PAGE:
The therapeutic benefits of psychedelics have the current support of Mexican Green Party senator Alejandra Lagunes, who is campaigning to reschedule psilocybin, and even, to an extent, that of President López Obrador, who last summer stated that traditional medicines and ancestral treatments must be preserved in respect of their usage for the health of indigenous communities.  

A brief history of psychedelics in Mexico and why it matters

Indigenous Mexican cultures have used hallucinogenic plants, mushrooms and cacti to induce altered states of consciousness in healing rituals and religious ceremonies for centuries — long before these plants were introduced to the Western world. Maria Sabina’s psilocybin mushrooms were known as teonanacatl, meaning something close to “God’s flesh.”   

Maya and Aztec communities continue to use peyote, magic mushrooms and ololiuqui seeds, which contain mescaline, psilocybin and lysergic acid amide, in religious rituals. (Luis Zurita/Instagram)

Maya and Aztec communities use peyote, magic mushrooms and ololiuqui seeds (Turbina corymbosa), which contain mescaline, psilocybin and lysergic acid amide, and balché (a mixture of honey and extracts of peyote) in spiritual ceremonies. It is possible these communities also used the venom from the toad Bufo alvarius since the Olmec period, which contains 5-MeO-DMT; though the exact history is unclear. 

Marin named his company Cultivating Wisdom because “that’s what these substances do, if used correctly”, he says.  To do this means approaching this treatment not like a capitalist consumer, but instead asking how can you be better in your community and therefore feel happier in yourself.  “I’m from Colombia, not Mexico, but there are many cultural similarities. I am interested in how we find ways to honor the indigenous practices and the contributions of Maria Sabina,” explains Marin.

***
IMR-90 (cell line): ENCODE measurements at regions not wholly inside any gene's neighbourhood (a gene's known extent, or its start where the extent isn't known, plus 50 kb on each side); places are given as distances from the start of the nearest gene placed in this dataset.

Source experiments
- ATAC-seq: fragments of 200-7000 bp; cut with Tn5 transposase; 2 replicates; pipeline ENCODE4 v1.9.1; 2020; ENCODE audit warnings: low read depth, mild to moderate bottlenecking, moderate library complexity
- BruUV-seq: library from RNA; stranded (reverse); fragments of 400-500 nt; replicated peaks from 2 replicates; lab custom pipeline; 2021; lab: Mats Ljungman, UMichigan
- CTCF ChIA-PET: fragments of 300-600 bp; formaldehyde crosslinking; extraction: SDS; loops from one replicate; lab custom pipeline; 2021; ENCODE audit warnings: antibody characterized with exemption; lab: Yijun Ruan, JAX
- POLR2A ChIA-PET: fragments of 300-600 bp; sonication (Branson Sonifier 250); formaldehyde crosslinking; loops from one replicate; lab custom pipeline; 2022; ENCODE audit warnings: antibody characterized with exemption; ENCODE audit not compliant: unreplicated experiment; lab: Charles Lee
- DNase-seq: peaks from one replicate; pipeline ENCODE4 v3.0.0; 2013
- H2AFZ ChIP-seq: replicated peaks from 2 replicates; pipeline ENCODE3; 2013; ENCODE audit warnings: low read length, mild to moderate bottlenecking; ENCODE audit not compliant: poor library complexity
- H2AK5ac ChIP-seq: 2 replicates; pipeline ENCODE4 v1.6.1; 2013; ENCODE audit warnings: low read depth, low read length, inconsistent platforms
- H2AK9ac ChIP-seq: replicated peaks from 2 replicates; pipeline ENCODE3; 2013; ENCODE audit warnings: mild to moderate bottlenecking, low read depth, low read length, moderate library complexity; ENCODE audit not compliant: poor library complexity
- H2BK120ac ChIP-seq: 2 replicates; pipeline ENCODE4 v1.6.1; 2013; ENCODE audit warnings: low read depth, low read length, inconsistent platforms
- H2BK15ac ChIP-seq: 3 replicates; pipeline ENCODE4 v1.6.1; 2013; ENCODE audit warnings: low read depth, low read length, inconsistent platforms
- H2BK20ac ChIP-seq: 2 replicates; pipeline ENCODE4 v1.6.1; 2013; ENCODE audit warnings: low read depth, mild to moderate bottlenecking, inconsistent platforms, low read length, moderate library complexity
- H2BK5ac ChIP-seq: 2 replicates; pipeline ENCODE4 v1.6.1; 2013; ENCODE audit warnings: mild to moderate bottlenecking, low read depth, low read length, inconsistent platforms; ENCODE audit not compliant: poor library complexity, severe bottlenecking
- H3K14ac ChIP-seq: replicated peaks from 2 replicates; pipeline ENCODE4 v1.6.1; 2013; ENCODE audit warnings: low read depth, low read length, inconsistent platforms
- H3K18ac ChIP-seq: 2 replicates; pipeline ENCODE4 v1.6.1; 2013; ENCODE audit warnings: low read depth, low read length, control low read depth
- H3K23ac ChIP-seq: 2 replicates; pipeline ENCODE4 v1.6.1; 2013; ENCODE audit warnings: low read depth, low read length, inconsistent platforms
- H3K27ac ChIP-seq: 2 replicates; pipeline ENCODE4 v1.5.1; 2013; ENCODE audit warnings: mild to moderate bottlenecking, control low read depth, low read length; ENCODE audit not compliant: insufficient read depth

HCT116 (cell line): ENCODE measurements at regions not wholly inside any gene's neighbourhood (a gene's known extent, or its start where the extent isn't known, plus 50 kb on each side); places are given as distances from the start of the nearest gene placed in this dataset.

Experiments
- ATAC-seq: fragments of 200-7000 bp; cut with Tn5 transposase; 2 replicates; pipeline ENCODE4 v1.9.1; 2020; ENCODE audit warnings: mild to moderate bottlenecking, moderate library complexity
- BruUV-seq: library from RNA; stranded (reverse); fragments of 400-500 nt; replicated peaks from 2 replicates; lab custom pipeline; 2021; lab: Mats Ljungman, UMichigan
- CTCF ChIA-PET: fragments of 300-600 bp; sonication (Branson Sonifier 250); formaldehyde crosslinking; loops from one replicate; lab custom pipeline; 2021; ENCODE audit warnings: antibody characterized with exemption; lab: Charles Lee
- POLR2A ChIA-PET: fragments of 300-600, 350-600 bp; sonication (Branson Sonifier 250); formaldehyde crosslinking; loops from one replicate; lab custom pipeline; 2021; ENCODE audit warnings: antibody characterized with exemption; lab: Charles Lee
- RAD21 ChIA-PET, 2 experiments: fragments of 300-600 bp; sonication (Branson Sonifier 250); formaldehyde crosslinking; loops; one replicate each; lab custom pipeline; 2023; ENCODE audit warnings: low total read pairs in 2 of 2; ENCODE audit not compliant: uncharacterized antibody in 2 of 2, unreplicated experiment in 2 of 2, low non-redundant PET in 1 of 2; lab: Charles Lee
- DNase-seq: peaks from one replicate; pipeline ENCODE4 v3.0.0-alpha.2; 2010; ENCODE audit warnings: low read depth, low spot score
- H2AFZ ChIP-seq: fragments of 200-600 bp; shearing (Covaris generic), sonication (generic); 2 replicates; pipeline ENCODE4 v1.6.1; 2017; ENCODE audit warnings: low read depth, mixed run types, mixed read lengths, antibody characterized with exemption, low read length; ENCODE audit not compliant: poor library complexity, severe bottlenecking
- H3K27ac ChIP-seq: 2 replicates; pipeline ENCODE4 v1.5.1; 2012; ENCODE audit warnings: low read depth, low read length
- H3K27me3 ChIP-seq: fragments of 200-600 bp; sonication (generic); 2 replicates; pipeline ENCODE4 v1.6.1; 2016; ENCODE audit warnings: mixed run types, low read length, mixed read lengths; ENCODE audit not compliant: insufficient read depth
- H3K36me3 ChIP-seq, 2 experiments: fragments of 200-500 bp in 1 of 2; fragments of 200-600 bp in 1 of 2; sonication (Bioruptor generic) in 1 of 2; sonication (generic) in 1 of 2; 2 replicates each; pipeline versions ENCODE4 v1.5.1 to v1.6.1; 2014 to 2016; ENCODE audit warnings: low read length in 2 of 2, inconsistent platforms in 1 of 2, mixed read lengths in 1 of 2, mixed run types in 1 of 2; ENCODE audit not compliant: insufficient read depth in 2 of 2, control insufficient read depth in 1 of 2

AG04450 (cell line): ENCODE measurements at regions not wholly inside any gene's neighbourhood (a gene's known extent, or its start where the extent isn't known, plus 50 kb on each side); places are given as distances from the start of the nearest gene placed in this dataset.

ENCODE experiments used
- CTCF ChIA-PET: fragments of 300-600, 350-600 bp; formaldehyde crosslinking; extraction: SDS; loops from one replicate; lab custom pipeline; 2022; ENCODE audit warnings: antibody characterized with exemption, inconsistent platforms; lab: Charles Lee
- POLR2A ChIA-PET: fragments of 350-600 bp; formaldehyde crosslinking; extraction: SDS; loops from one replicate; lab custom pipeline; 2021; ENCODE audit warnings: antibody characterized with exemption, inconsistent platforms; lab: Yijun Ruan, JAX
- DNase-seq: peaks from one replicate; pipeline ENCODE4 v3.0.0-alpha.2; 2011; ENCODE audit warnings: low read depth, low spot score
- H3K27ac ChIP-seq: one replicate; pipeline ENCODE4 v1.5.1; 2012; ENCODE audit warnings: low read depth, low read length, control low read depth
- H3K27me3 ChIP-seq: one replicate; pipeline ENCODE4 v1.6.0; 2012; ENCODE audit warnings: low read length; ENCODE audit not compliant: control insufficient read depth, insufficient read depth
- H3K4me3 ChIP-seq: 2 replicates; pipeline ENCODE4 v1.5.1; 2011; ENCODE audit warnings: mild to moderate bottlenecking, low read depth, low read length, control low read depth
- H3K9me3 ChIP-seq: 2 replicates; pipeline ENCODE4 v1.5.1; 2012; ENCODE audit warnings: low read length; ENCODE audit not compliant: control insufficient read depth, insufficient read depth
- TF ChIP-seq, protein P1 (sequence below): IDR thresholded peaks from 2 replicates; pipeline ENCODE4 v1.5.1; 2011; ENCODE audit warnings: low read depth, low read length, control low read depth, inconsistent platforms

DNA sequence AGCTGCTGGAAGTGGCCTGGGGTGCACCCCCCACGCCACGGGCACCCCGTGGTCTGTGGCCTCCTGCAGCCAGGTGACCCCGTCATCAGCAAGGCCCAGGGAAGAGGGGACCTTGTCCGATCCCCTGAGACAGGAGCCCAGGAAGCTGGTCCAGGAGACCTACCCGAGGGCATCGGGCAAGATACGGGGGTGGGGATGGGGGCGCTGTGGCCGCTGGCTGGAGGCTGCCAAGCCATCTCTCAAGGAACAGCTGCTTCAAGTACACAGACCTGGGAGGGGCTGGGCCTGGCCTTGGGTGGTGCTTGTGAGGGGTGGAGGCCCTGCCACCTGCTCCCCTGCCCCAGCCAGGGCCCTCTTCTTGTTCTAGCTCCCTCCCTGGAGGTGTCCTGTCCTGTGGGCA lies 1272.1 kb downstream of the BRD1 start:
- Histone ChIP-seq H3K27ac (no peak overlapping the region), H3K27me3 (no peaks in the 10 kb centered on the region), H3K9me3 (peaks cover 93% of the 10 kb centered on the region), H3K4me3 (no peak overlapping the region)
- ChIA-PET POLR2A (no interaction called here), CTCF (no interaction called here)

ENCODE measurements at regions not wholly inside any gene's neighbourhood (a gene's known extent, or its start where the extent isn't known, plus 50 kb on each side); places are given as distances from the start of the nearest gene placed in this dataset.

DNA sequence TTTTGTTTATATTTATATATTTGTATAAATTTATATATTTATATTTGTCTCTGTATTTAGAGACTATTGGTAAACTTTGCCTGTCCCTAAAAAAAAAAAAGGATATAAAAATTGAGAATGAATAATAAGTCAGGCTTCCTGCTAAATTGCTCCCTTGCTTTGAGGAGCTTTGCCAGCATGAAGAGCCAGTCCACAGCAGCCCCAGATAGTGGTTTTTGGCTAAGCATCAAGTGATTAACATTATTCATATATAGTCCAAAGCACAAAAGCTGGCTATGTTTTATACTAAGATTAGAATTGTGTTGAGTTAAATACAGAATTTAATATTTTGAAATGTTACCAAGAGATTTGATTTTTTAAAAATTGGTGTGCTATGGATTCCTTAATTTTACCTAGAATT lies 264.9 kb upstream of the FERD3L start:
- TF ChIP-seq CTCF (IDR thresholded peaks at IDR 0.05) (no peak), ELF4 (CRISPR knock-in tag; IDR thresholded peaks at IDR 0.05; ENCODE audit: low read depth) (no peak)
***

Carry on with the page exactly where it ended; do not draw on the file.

We might be on the cusp of readdressing a lack of regard for indigenous ways of life in psychedelic healing. Reportedly, Wasson betrayed a plea by Sabina to keep his experience secret when he wrote about her in his 1957 article in LIFE magazine, “Seeking the Magic Mushroom”. Sabina’s community blamed her for being overrun by Americans and Europeans seeking spiritual experiences with psychedelics as a result of the article.  She died impoverished and outcast. Her legacy is only now being posthumously honored. 

Focusing on the Latino community, Gen X-ers and indigenous psychedelic practices

Marin is a man who is thinking carefully about the ethical landscape of psychedelic healing.  “I lost my job at 55, due to changes in the media industry, and I also had some personal issues. I guess it was a classic mid-life crisis,” he says of his decision to found Cultivating Wisdom.  But his career change has given him the purpose and contentment he was seeking.  “I believe in the potential of psilocybin for healing and windows into a deeper wisdom — it helped me stop vaping, which was becoming troublesome.” He went on a mission to educate himself thoroughly about the benefits of psilocybin and connect with the experts in the field, with a view to sharing the best information with others.  His career in news media set him in good stead. “I like to organize, collaborate, and get news out fast!” he says. 

At 55, Marin believes in the possibility of starting over, wherever you are in life, as well as the power of collaboration between people of all cultures, ages and economic circumstances. (Cultivating wisdom/Instagram)